Frank McCourt may be in the process of suing his former lawyers, Bingham McCutchen, LLP, according to this article in the Wall Street Journal. As you've probably heard, Frank McCourt had a nasty divorce from his wife, Jamie, not too long ago - although it seems like this morning. I tried not to pay too much attention to it (not easy to do when you live in SoCal) until I realized that a major issue in the divorce concerned the marital agreement between the couple which would determine who owned the Dodgers. Apparently there was some confusion about attachments to the original marital agreement, with only some naming Frank McCourt as the sole owner. A drafting error - or was it? Jamie McCourt's attorneys argued that the various copies indicated there was no meeting of the minds. The judge agreed and threw out the agreement. Frank McCourt wasn't happy about that and has filed claims against Bingham that could be worth "hundreds of millions of dollars."
Tuesday, November 29, 2011
Yesterday, now widely known as "Cyber Monday," I received a marketing email from Patagonia. The message: "Don't Buy This Jacket." The email read in part:
Because Patagonia wants to be in business for a good long time - and leave a world inhabitable for our kids - we want to do the opposite of every other business today. We ask you to buy less and to reflect before you spend a dime on this jacket or anything else.
The advertisement reminded me to "think twice" and instructed not to "buy what [I] don't need." The jacket, "[m]ade of warm, breathable, compressible and stretchy high-loft fleece," is apparently one of Patagonia's bestsellers; retail price of $149.
Ha! Nice try, Patagonia. I will not be manipulated by your reverse psychology. Though, it did remind me of a contracts exam fact pattern I used a few years back that involved an email where the sender said something like "I'm selling my house but, trust me, you don't want to buy my house because it has been a real money pit." Seller also says all sorts of funny and brutally frank things about the house. One of the questions raised was whether this email constitued an offer to contract. I am also reminded of the parking lot of a Grateful Dead show in the early 90's and a gentleman wandering around saying "bad [acid] trips, who wants 'em? I got 'em!" But I digress, though only slightly (e.g., Ship of Fools, see below).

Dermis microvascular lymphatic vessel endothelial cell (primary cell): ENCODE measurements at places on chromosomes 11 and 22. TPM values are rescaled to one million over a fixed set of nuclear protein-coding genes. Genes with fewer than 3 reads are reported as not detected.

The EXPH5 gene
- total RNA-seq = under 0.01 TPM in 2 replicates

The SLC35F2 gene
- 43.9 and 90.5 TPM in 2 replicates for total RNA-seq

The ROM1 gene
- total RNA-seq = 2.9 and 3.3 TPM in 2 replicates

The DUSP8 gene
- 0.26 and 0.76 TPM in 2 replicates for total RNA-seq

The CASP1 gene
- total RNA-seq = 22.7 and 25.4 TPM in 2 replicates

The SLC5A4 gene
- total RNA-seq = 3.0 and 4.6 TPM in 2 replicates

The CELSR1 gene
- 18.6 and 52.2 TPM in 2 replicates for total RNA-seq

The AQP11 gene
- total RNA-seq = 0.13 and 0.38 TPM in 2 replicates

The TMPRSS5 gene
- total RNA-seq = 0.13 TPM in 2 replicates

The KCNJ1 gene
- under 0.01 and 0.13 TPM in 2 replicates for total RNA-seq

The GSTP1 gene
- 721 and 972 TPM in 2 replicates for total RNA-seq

Elvis Costello is also participating in this season of reverse psychology. His message: "don't buy my new box set." In fact, Costello apparently wrote on his website: "Unfortunately, we at www.elviscostello.com find ourselves unable to recommend this lovely item to you as the price appears to be either a misprint or a satire." The price? $225. NBC reports:
Costello tried to get the record company to knock the price down, but was unsuccessful. So he is recommending buying the work of another legendary artist.
"If you should really want to buy something special for your loved one at this time of seasonal giving, we can whole-heartedly recommend, 'Ambassador of Jazz' -- a cute little imitation suitcase, covered in travel stickers and embossed with the name 'Satchmo' but more importantly containing TEN re-mastered albums by one of the most beautiful and loving revolutionaries who ever lived – Louis Armstrong," Costello wrote. "The box should be available for under one hundred and fifty American dollars and includes a number of other tricks and treats. Frankly, the music is vastly superior."
It may be earnest, but I read it as a brilliant marketing ploy. Who would have known that Elvis Costello was issuing a new box set? I mean, who buys physical CDs anymore? And it even comes with a vinyl record... but it is overpriced and you don't want it.
[Meredith R. Miller]
Monday, November 21, 2011
Wednesday, November 9, 2011
A few posts back, I referred to Apple's business model as incorporating relational contracting on a mass consumer scale which made me wonder whether relational contract theory is due for a revival (not that it ever went away). I didn’t attend the conference at Wisconsin honoring Stewart Macaulay although I wish I had. Relational contracting should be the subject of renewed interest given the new business models that incorporate goods, services, and information. On the radio yesterday morning, I heard someone talk about Google's business as being more than a series of searches - it was about services and relationships with its customers. (Okay, maybe those weren't the exact words, but they're close enough). A few weeks ago, a NYT article discussed new technology companies that are assisting musicians in managing their relationships with their fans. In order to survive, many businesses (especially those in the creative industries) will have to reboot for the evolving marketplace. Not all businesses (and by “businesses," I mean musicians, writers and artists who want to get paid and are not backed by large corporate conglomerates) are equipped to do this. Well, make way for companies like Topspin, Bandcamp, FanBridge and ReverbNation, to assist them. These companies help musicians run a band's online business which means they sell music, manage fan clubs and calculate royalty payments. They have found a way to bundle physical and digital goods. How much you want to bet that those digital goods are protected by contracts?